This is a conceptual design solution to a world wide challenge, but, made to suit Singapore in this case. What problem? The fact that Singapore imports 90% of its food supply combined with its rapidly aging population that is not meaningfully engaged.
Apparently, one in five of Singaporeans will be 65 or over by 2030, thus, placing a greater strain on infrastructure and resources. A similar scenario is expected in many other parts of the world. To respond to this, Spark has created a unique residential typology that combines flexible urban housing and large scale vertical urban farming to create high density ‘home farms’ which would maximise scarce land and would also offer retired senior citizens part time employment right at their doorstep.
The design takes a curvilinear form with various residential units stacked in a terraced formation along which rows and shelves of vegetables are grown in specially designed rainwater catchment screens that support vegetative growth and also shade the units that sit behind them. This gardening activity would not only create personal income for the aged residents but also help to create sense of community and purpose, offering a healthy, more interactive alternative to the contemporary ‘old-peoples home’.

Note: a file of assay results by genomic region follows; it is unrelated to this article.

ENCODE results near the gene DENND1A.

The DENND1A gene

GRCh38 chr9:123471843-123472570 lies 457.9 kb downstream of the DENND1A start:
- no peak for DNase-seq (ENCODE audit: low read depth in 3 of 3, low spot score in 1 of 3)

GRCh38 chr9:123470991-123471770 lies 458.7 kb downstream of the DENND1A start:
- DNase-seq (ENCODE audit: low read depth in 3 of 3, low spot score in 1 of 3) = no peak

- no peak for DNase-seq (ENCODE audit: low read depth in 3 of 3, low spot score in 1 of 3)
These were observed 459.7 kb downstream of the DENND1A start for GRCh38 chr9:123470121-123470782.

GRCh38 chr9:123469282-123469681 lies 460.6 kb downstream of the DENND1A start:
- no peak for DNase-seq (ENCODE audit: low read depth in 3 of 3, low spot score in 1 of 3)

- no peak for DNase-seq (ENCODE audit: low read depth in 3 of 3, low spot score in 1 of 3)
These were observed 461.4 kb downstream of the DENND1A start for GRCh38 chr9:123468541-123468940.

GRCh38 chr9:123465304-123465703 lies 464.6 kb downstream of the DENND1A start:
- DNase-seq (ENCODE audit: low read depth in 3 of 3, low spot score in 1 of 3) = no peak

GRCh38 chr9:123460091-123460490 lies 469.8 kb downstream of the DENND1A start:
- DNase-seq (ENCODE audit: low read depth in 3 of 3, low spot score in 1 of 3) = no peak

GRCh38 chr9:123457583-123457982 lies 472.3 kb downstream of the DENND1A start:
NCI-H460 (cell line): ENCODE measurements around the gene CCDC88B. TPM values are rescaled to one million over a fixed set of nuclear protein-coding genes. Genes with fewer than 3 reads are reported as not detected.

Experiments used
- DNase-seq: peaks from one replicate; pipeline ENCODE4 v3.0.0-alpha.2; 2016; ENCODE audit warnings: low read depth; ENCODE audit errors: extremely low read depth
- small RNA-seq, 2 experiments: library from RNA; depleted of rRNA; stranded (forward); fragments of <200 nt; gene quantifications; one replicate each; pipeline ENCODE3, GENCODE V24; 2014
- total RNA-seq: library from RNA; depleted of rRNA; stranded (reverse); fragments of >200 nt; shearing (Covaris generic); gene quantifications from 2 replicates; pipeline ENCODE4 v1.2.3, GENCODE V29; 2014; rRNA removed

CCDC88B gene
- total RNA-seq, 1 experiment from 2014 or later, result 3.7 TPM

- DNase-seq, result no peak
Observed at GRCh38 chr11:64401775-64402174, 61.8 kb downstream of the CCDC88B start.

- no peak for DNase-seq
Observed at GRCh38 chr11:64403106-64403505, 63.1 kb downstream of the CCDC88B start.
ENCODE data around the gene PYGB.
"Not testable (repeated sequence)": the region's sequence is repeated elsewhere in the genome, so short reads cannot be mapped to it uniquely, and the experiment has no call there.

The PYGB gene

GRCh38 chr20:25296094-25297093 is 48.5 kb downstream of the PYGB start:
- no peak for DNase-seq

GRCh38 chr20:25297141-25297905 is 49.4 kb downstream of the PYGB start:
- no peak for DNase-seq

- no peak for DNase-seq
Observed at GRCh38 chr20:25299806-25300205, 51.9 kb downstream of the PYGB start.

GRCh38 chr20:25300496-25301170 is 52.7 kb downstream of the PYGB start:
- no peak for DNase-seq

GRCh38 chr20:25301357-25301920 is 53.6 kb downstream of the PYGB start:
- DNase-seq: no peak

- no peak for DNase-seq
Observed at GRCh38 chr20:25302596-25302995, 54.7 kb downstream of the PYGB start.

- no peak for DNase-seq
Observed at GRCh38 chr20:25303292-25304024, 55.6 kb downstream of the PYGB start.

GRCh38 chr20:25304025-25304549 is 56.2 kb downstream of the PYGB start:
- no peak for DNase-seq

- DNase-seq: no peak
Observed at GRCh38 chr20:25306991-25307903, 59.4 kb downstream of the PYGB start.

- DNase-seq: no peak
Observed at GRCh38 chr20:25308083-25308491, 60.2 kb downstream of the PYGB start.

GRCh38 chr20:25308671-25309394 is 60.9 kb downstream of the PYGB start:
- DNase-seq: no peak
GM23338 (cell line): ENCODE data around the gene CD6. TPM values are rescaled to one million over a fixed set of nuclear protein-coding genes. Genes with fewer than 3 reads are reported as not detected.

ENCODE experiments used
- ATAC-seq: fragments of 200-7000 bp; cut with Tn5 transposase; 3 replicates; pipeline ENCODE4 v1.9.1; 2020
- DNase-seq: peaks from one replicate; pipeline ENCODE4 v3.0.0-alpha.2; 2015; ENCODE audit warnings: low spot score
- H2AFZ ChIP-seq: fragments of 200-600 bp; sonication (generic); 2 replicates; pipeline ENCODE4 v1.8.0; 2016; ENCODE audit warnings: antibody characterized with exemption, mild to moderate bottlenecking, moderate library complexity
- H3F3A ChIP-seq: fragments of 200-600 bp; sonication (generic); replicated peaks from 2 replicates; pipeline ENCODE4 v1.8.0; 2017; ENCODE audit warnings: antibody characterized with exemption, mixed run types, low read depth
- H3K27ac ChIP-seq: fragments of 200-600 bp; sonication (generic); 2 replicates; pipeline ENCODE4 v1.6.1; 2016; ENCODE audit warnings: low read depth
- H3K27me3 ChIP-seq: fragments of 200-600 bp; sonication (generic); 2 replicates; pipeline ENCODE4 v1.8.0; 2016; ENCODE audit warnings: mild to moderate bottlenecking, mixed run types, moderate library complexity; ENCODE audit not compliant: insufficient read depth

A plethora of other green features such as aquaponic systems, plant waste energy production etc will all go hand in hand to create what may just be the next generation of urban retirement housing.